Keep Calm and Wheel On

I have noticed some Jeepers carry spare parts with them on the trail. Is that really necessary, and if so, what are the “must-haves”?

A: Murphy’s Law tells us that anything that can go wrong will go wrong, and Jeepin’ is no exception. Experienced off-roaders tend to carry a lot of equipment and a number of spare parts whenever they hit the trails. They do so because they have learned the first rule of wheeling: Always go prepared and expect the unexpected!

Making it home safely should always be your top priority. A fully stocked first aid kit is a must, but vehicles need TLC too. Jeep people are some of savviest trail mechanics around, and it helps that many parts work for multiple models and model-years.

Onboard Parts Store

Depending on your level of wheeling experience or the distance you travel, your “must-have” spare parts could include U-joint strap kits or bolts for axle ends and driveshafts, a spare drive belt for your engine, and a spare tire. Repair kits are useful, but some tire damage can’t be fixed with a plug.

Some Jeepers carry extra front-end linkage pieces, such as tie rod ends or drag link ends. Also consider stocking unit bearings — which are non-serviceable wheel bearings for front axles — as well as assorted fuses and varying lengths of wire to bypass shortages caused by water damage or trail damage.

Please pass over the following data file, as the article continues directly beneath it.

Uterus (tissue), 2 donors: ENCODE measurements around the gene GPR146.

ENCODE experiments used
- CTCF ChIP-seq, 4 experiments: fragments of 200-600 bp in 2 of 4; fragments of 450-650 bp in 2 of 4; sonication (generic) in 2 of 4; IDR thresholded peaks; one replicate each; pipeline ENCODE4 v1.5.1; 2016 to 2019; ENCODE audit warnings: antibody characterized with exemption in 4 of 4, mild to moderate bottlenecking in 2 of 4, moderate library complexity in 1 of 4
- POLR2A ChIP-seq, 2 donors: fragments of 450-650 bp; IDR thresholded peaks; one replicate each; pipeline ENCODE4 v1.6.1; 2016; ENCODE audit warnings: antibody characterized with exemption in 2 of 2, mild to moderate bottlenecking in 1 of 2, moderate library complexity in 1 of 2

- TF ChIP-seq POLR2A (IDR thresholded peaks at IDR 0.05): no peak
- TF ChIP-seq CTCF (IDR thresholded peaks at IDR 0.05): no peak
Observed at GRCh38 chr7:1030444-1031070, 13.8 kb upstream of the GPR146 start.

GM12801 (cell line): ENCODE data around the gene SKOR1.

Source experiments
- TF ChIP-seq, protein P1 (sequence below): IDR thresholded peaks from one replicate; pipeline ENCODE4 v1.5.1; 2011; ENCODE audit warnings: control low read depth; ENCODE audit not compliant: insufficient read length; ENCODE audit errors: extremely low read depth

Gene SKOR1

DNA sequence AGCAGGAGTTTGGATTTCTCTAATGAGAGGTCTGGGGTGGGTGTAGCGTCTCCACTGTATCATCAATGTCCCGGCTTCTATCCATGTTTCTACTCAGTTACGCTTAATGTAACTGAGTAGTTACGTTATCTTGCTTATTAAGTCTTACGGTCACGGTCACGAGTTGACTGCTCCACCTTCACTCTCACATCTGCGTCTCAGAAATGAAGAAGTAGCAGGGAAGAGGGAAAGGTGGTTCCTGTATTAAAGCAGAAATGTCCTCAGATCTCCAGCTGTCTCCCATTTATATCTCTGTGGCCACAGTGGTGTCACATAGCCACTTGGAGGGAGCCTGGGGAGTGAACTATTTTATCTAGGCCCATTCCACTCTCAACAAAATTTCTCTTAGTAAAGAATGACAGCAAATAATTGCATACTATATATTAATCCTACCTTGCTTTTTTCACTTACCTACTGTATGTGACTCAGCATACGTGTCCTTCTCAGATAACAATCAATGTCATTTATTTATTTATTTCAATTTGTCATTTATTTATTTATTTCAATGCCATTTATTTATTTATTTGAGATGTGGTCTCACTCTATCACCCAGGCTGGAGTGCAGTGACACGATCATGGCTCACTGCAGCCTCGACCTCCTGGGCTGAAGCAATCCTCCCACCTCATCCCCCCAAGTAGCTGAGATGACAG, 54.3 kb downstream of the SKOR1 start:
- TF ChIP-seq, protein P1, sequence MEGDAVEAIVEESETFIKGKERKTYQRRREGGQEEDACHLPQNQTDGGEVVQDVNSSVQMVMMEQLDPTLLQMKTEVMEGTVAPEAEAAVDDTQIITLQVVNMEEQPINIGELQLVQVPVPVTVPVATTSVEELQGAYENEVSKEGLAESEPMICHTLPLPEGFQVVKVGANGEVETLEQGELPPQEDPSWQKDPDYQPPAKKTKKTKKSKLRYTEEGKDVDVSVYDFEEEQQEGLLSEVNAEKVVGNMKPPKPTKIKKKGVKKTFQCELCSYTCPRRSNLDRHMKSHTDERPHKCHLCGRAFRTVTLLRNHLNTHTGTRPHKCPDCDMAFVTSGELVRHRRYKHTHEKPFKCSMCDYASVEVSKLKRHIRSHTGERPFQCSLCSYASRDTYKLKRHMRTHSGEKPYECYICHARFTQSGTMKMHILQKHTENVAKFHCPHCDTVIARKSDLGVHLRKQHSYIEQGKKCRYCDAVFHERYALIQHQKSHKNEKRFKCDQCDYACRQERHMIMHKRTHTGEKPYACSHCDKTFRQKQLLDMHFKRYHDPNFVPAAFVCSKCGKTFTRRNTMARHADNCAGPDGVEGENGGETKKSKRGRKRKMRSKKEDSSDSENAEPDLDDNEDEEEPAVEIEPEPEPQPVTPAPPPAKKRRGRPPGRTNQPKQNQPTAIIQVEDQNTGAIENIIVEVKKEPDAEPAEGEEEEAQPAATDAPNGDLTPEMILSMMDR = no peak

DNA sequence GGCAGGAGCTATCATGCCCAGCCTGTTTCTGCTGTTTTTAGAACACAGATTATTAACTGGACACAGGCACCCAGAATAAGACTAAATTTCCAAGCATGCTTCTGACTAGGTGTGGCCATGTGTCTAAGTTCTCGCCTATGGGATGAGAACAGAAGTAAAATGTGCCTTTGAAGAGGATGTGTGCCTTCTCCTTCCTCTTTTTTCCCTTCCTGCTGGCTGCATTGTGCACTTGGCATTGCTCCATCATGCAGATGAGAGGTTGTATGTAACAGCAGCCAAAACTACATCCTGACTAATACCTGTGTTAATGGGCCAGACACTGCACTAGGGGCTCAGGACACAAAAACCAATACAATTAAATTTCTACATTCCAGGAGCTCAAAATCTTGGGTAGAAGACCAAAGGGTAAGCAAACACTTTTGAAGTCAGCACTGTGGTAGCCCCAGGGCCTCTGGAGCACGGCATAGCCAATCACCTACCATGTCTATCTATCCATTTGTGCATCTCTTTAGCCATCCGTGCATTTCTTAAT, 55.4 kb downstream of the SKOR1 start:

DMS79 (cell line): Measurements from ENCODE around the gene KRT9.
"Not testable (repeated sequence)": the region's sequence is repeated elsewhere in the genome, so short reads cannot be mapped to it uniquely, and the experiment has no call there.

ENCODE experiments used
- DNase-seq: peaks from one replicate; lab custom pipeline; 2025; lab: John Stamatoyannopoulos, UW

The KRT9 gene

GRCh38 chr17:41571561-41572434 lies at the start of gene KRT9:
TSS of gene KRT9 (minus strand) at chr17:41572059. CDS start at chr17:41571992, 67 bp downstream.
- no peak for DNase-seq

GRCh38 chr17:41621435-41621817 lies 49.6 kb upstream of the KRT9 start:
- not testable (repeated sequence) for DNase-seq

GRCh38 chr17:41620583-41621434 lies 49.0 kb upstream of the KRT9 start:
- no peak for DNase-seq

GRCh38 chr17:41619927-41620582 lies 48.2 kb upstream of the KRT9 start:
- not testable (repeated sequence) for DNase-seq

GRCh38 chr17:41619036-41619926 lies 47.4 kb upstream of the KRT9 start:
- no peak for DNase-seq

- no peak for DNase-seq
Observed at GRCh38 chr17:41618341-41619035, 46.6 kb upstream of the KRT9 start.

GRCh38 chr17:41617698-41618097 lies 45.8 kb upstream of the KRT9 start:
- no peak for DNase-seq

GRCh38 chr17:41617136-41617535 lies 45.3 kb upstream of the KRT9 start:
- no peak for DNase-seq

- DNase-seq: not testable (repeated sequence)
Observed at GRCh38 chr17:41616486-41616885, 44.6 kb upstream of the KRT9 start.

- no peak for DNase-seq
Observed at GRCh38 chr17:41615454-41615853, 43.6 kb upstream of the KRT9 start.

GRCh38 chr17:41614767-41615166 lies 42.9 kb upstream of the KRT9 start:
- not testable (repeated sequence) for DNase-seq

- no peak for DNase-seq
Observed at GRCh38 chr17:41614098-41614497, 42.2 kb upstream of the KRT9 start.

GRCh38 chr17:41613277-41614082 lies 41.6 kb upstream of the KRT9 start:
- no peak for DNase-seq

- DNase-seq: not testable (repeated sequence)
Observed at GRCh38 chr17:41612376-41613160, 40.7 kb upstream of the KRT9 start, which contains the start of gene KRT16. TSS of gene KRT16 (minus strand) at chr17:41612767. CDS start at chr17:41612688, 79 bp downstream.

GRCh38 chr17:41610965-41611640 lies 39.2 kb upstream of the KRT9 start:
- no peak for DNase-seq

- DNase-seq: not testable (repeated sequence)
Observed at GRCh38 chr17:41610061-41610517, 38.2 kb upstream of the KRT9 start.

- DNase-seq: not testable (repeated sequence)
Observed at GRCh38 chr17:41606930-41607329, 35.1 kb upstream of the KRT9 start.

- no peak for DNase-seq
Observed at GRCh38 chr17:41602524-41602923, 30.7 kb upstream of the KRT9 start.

“Advanced” Jeepers may also choose to carry an extra fuel filter, gearbox oil, a short section of tubing that will fit inside radiator hoses, spark plugs and a spare axle shaft. If your Jeep is equipped with a stick shift, a spare manual hub assembly could come in handy someday.
Finally, every Jeeper should carry the basics: water, flashlight, towels, engine oil, a toolkit, zip ties, a jack, duct tape and electrical tape, assorted nuts, bolts and hose clamps, a JB weld, a silicone gasket maker, valve stems and a valve core tool, and a small air compressor (unless you have onboard air).